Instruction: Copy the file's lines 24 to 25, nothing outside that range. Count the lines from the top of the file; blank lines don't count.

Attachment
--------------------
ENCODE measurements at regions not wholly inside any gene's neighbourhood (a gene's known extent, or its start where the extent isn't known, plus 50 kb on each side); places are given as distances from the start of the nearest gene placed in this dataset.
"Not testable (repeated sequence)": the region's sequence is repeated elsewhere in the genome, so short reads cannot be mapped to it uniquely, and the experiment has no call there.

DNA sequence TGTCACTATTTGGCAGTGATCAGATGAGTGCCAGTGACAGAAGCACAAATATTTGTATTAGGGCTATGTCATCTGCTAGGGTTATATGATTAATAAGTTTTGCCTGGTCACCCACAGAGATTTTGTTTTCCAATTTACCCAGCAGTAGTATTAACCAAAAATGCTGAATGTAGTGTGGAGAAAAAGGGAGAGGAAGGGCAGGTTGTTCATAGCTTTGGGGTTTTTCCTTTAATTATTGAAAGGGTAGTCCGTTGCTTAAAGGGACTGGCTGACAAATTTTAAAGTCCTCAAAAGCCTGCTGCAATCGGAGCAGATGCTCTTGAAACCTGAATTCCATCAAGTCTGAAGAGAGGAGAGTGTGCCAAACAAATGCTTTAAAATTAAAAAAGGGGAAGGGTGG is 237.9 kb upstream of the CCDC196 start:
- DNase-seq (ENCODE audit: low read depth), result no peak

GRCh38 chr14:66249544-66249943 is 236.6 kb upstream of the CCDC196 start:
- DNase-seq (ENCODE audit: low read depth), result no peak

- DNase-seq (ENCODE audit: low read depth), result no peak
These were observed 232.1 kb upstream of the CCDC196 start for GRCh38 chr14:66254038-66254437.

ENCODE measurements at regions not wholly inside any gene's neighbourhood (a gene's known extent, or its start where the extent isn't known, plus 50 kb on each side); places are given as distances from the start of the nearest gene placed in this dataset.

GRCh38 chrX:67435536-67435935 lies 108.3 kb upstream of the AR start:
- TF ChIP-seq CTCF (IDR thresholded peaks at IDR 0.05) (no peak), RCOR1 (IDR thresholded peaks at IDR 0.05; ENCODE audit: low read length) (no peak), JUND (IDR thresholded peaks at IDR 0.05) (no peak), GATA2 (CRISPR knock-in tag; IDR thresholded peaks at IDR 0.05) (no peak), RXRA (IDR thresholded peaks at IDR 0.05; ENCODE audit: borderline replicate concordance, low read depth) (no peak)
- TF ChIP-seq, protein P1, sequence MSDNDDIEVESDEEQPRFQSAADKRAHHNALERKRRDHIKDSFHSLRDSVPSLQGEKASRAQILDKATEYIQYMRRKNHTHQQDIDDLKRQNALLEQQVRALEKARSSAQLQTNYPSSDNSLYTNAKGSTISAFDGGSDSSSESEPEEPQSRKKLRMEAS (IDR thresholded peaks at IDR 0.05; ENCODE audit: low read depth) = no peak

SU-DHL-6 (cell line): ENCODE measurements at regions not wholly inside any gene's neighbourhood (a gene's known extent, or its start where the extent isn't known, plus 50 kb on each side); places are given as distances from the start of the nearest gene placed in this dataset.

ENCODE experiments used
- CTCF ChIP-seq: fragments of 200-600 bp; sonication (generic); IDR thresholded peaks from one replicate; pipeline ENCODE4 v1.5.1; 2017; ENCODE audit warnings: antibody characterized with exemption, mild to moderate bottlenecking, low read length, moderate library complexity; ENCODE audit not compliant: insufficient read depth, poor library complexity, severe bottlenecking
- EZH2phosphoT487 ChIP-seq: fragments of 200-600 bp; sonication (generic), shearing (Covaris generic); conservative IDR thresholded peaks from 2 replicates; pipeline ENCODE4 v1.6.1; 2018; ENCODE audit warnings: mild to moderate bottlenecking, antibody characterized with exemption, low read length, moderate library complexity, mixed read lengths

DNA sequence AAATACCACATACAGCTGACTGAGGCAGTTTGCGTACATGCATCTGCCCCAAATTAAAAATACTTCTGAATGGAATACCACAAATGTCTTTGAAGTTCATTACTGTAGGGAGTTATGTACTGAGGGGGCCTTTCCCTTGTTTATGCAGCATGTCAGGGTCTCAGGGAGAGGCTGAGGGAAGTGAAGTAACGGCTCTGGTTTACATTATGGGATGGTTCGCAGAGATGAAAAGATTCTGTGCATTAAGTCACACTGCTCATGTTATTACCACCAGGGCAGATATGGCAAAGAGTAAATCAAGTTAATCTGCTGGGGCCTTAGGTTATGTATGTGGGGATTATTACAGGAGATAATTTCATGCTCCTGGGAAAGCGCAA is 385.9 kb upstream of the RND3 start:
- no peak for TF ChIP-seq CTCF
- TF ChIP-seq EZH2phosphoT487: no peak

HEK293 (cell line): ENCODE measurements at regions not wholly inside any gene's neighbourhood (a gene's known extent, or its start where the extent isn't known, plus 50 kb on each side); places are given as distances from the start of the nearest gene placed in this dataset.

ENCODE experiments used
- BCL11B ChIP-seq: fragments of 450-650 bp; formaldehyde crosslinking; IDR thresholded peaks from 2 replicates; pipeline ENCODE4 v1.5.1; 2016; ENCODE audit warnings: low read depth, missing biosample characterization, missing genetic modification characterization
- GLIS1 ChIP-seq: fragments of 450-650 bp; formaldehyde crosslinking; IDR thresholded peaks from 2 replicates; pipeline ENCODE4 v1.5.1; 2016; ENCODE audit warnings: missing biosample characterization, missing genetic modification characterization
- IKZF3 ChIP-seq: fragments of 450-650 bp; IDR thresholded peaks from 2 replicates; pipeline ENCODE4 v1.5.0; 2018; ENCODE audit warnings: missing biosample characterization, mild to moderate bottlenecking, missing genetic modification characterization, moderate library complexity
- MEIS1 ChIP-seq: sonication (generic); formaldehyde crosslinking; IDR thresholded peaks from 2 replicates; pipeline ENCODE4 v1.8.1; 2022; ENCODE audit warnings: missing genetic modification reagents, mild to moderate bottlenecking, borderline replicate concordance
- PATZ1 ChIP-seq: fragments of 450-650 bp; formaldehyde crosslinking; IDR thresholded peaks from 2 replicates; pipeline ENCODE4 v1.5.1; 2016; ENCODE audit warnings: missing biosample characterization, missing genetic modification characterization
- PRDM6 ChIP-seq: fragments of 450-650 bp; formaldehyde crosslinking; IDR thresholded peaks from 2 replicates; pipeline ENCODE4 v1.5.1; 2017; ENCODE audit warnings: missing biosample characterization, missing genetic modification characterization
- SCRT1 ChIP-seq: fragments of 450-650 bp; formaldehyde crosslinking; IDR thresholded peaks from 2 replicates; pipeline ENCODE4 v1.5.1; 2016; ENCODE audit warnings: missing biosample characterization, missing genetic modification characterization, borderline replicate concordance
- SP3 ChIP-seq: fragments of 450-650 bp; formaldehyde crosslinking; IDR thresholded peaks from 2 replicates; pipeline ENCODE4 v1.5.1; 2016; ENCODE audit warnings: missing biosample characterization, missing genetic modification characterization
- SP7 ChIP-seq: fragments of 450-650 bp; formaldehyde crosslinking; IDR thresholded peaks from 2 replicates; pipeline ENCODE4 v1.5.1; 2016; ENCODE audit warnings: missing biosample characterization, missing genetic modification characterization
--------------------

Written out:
- IKZF3 ChIP-seq: fragments of 450-650 bp; IDR thresholded peaks from 2 replicates; pipeline ENCODE4 v1.5.0; 2018; ENCODE audit warnings: missing biosample characterization, mild to moderate bottlenecking, missing genetic modification characterization, moderate library complexity
- MEIS1 ChIP-seq: sonication (generic); formaldehyde crosslinking; IDR thresholded peaks from 2 replicates; pipeline ENCODE4 v1.8.1; 2022; ENCODE audit warnings: missing genetic modification reagents, mild to moderate bottlenecking, borderline replicate concordance